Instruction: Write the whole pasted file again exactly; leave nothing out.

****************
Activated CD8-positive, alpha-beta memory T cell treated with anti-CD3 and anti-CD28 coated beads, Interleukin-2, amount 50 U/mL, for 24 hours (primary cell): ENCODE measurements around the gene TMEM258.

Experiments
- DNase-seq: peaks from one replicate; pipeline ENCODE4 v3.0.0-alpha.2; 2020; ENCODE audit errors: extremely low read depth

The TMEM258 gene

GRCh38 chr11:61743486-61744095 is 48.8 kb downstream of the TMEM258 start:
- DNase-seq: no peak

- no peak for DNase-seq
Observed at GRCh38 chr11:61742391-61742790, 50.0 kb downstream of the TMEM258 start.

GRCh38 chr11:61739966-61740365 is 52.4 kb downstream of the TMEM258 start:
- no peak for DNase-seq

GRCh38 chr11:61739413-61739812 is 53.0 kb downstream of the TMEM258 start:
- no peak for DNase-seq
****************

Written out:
Activated CD8-positive, alpha-beta memory T cell treated with anti-CD3 and anti-CD28 coated beads, Interleukin-2, amount 50 U/mL, for 24 hours (primary cell): ENCODE measurements around the gene TMEM258.

Experiments
- DNase-seq: peaks from one replicate; pipeline ENCODE4 v3.0.0-alpha.2; 2020; ENCODE audit errors: extremely low read depth

The TMEM258 gene

GRCh38 chr11:61743486-61744095 is 48.8 kb downstream of the TMEM258 start:
- DNase-seq: no peak

- no peak for DNase-seq
Observed at GRCh38 chr11:61742391-61742790, 50.0 kb downstream of the TMEM258 start.

GRCh38 chr11:61739966-61740365 is 52.4 kb downstream of the TMEM258 start:
- no peak for DNase-seq

GRCh38 chr11:61739413-61739812 is 53.0 kb downstream of the TMEM258 start:
- no peak for DNase-seq